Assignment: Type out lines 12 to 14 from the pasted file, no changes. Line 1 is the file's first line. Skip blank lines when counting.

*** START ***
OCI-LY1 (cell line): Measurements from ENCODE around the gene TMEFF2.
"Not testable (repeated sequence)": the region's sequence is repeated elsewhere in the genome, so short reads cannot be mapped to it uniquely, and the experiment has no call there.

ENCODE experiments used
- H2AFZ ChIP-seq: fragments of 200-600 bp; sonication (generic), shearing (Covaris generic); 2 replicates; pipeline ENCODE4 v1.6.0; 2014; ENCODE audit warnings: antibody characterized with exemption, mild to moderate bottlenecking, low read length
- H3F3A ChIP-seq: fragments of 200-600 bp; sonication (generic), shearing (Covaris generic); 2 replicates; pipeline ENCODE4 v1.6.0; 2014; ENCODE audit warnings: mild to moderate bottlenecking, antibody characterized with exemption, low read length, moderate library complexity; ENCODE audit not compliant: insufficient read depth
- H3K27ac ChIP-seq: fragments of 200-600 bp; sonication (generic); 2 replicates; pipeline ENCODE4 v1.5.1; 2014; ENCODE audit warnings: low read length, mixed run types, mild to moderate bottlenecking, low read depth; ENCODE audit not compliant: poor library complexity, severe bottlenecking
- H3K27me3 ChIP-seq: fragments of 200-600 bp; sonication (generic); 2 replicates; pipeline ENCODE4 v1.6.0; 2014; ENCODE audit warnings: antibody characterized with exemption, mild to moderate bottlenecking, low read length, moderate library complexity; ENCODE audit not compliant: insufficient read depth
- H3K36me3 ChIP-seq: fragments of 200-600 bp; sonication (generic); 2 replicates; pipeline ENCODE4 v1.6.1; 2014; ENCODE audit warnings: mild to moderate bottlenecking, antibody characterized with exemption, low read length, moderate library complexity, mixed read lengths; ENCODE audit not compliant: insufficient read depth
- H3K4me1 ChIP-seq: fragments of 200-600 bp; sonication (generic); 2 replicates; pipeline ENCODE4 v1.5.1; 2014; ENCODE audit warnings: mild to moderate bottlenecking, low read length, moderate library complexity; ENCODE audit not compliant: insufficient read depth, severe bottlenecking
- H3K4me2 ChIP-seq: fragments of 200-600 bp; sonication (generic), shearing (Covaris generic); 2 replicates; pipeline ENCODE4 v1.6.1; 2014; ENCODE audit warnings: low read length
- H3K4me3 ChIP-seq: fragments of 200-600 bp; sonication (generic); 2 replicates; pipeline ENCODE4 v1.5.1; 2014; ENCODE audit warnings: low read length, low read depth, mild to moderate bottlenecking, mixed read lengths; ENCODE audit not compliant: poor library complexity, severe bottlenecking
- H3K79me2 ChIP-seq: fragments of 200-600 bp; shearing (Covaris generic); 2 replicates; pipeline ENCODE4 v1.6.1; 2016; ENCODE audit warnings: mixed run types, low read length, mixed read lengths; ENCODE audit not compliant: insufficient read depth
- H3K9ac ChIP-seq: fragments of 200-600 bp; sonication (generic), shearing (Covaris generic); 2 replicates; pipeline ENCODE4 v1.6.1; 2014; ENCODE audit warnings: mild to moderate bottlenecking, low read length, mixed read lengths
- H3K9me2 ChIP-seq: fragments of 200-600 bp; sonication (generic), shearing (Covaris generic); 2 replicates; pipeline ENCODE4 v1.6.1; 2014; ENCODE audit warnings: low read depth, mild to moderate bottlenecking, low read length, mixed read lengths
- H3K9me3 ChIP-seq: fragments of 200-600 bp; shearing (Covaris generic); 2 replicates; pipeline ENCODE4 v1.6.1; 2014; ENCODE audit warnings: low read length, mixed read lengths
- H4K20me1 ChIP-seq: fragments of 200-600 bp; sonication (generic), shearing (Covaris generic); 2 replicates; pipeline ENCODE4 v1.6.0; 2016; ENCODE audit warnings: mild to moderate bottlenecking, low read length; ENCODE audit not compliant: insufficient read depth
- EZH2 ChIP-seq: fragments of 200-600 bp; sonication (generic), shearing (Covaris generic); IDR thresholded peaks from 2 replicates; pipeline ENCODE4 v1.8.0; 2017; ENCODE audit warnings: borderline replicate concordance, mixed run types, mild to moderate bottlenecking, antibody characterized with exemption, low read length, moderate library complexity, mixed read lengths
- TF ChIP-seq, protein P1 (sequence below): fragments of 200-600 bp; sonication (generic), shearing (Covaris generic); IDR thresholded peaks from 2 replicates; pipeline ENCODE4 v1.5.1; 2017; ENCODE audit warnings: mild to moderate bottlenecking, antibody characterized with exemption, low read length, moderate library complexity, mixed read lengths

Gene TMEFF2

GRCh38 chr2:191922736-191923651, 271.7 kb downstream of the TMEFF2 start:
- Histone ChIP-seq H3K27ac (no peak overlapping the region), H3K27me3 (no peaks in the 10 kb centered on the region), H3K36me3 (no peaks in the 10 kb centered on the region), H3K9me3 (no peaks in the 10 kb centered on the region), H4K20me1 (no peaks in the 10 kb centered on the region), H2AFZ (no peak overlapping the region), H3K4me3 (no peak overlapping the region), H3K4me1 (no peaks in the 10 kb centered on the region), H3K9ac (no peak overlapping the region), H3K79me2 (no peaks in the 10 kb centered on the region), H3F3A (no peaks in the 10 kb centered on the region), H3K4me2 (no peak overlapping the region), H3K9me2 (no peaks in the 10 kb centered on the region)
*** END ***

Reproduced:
- H3K79me2 ChIP-seq: fragments of 200-600 bp; shearing (Covaris generic); 2 replicates; pipeline ENCODE4 v1.6.1; 2016; ENCODE audit warnings: mixed run types, low read length, mixed read lengths; ENCODE audit not compliant: insufficient read depth
- H3K9ac ChIP-seq: fragments of 200-600 bp; sonication (generic), shearing (Covaris generic); 2 replicates; pipeline ENCODE4 v1.6.1; 2014; ENCODE audit warnings: mild to moderate bottlenecking, low read length, mixed read lengths
- H3K9me2 ChIP-seq: fragments of 200-600 bp; sonication (generic), shearing (Covaris generic); 2 replicates; pipeline ENCODE4 v1.6.1; 2014; ENCODE audit warnings: low read depth, mild to moderate bottlenecking, low read length, mixed read lengths